The Apple Watch screens have a resolution of 390x312 and 340x272

Apple made a point when introducing the Apple Watch to show that unlike the various other smartwatches out there, theirs was coming in two different sizes, and now we know that also means two different resolutions. The reasoning is almost entirely gender fashion based: bigger watches look goofy on smaller female wrists, so they get smaller watches. That means the Apple Watch has two different-sized displays — the larger 42mm-tall watch has a 390x312 screen (38mm diagonally), while the smaller 38mm-tall Apple Watch has a 340x272 screen (33.3mm diagonally). This does compare well to competing Android Wear smartwatches, which tend to feature screens that aren't quite as pixel-dense.

This means that developers building Apple Watch apps will have to design for both screen sizes. Most of the work will be the same, generally, as women tend to also have smaller fingers than men and can work the smaller targets (it's not a huge size difference, after all), but any graphical assets will have to be produced in both sizes. For example, a notification icon on the 42mm Apple Watch would be 32px tall, while on the smaller model it will be 29px. With such a small difference in size there's no way to elegantly scale down the icon without losing quality.

Sure, there are ways Apple could have gotten around this, but there's a reason they went the route they've gone. Mandating much higher resolution images so they could be easily scaled down to size while maintaining quality would lead to bloated apps. Scaling the 42mm Apple Watch's display down to to the 38mm size with the same resolution would add cost to the manufacturing process as well as through a wrench into building apps that depend on UI items of a specific size regardless of the size of the watch. So this is the solution we've got, two different resolutions with separate design requirements. It's all part of the WatchKit SDK that was released today.

Source: Apple Watch Human Interface Guidelines (opens in new tab)

Derek Kessler

Derek Kessler is Special Projects Manager for Mobile Nations. He's been writing about tech since 2009, has far more phones than is considered humane, still carries a torch for Palm, and got a Tesla because it was the biggest gadget he could find. You can follow him on Twitter at @derekakessler.

  • At around 330 ppi it's going to be very nice screens
  • I really wish they had a "dumbed down" version of the iWatch. I keep telling myself I won't buy a gen1 iWatch but I doubt I'll resist. I'm sure it will look great but if it's tethered to my iPhone 6+ then, other than notifications and quick responses, I just don't know many reasons for why I'd prefer to look at the watch screen rather than the phone.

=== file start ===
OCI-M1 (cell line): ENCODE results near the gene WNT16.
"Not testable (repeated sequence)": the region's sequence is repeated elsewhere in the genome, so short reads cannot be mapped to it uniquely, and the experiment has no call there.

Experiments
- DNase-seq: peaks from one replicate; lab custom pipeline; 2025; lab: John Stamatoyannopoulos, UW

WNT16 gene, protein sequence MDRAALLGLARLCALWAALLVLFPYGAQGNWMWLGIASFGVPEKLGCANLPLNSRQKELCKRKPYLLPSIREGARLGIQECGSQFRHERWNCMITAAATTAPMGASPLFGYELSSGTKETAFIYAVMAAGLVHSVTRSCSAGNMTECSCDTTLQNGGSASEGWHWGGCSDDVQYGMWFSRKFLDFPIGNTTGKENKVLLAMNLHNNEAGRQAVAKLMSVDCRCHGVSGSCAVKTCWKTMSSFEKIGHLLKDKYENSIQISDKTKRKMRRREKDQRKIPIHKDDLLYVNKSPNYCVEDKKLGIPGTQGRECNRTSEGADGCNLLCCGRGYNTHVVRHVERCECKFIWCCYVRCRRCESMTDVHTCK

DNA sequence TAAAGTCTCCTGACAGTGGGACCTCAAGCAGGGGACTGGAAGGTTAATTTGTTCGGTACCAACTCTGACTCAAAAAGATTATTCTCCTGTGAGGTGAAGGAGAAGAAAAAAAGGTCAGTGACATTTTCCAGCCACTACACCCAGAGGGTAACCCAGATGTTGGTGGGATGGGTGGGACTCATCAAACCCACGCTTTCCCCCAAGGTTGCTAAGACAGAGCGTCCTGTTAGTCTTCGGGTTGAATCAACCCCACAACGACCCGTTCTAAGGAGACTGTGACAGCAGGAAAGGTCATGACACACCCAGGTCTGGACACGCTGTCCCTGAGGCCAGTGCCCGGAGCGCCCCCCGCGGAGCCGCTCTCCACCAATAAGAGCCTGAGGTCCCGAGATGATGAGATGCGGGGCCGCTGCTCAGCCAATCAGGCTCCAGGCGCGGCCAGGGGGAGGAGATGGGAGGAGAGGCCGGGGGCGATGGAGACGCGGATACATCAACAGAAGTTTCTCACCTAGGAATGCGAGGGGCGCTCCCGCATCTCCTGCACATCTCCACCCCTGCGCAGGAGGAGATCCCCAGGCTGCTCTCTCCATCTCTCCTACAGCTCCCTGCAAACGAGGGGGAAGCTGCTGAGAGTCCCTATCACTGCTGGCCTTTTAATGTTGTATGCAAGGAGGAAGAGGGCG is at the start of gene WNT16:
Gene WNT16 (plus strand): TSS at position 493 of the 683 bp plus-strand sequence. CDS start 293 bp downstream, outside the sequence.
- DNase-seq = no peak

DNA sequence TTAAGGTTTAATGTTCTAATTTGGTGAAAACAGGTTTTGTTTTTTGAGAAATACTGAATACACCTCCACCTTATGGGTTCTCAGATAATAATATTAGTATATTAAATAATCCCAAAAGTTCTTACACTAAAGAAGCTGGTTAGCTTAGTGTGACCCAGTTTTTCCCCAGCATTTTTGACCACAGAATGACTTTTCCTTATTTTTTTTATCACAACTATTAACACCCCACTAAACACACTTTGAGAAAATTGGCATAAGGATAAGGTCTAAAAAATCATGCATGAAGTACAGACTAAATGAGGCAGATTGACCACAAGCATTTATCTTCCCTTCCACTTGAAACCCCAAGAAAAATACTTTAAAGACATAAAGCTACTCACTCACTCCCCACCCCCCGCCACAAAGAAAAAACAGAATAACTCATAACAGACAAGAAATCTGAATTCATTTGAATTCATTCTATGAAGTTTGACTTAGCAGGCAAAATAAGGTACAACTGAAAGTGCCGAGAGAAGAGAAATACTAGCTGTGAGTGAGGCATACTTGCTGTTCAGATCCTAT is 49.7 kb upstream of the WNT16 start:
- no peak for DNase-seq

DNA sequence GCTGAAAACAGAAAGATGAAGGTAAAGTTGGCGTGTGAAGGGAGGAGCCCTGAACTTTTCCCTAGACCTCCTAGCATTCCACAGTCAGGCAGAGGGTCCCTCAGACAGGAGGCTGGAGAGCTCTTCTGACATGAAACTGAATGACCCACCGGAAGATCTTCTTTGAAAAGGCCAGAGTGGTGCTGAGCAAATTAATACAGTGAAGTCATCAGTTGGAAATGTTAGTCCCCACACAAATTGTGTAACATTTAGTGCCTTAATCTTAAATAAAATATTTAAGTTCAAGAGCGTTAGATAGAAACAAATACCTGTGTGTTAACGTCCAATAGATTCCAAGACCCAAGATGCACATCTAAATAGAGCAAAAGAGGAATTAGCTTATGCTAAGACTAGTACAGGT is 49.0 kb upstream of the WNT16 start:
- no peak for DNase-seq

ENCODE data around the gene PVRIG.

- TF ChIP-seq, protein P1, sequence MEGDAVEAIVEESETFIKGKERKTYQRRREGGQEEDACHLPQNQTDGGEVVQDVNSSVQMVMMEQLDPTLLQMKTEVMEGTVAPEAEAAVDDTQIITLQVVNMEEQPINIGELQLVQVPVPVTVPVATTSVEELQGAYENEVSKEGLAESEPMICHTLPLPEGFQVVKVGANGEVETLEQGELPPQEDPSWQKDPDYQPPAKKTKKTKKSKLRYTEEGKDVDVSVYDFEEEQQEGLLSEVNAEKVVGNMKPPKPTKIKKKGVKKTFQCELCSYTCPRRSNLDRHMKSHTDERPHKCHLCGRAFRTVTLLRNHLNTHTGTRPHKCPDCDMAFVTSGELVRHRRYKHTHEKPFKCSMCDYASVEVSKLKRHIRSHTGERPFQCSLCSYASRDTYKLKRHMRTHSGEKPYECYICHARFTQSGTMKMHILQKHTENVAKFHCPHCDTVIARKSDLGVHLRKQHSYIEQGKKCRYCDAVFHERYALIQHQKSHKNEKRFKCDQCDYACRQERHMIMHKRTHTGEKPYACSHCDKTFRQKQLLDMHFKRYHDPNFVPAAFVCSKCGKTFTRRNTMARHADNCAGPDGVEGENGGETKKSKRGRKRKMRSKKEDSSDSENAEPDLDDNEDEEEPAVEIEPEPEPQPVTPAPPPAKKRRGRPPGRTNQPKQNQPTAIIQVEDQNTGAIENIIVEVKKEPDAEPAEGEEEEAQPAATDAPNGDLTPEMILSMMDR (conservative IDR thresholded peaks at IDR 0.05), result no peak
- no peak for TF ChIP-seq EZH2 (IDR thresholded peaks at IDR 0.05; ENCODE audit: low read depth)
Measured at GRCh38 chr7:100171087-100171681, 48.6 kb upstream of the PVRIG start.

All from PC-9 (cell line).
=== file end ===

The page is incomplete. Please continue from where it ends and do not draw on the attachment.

• I have to take issue with this line: "The reasoning is almost entirely gender fashion based: bigger watches look goofy on smaller female wrists, so they get smaller watches." I'm a guy with a small wrist, and I prefer a smaller watch face. And I have women friends who like to wear big watch faces. I think the two different sizes are not at all gender-based, but they're rather Apple's way of giving all consumers a choice, whether male or female, big-wristed or small.
  • I stopped reading this at: "The reasoning is almost entirely gender fashion based: bigger watches look goofy on smaller female wrists, so they get smaller watches. "
    An extremely narrow POV. So, by your logic, the only people that should get the big Apple Watch are men? However unintended that statement may be, i suggest a revision...and i'm kind of shocked the editor's editor didn't catch. However, i'm sure this is considered and op-ed, so you have the right to your opinion. I'm just saying: *disagree*.
  • Oh boy. Fragmentation!
  • Nah just designing for responsive.
  • Don't see the fragmentation Posted via the iMore App for Android
  • When there was one iPhone screen size, everyone was screaming "Android fragmentation!", even though Android had the building blocks to handle different DPI buckets and screen sizes from day one. Now that Apple has many screen sizes, they had to implement a way to handle multiple screen sizes in an already mature OS. Notice the fragmentation crowd seems to have finally shut their traps?
  • Meaning the iPhone 6 and 6+ is fragmentation. And the 5 and 4s is fragmentation. Because different screen size means fragmentation. Posted from the amazing whatever device I can afford because I'm a broke college kid.
  • very low!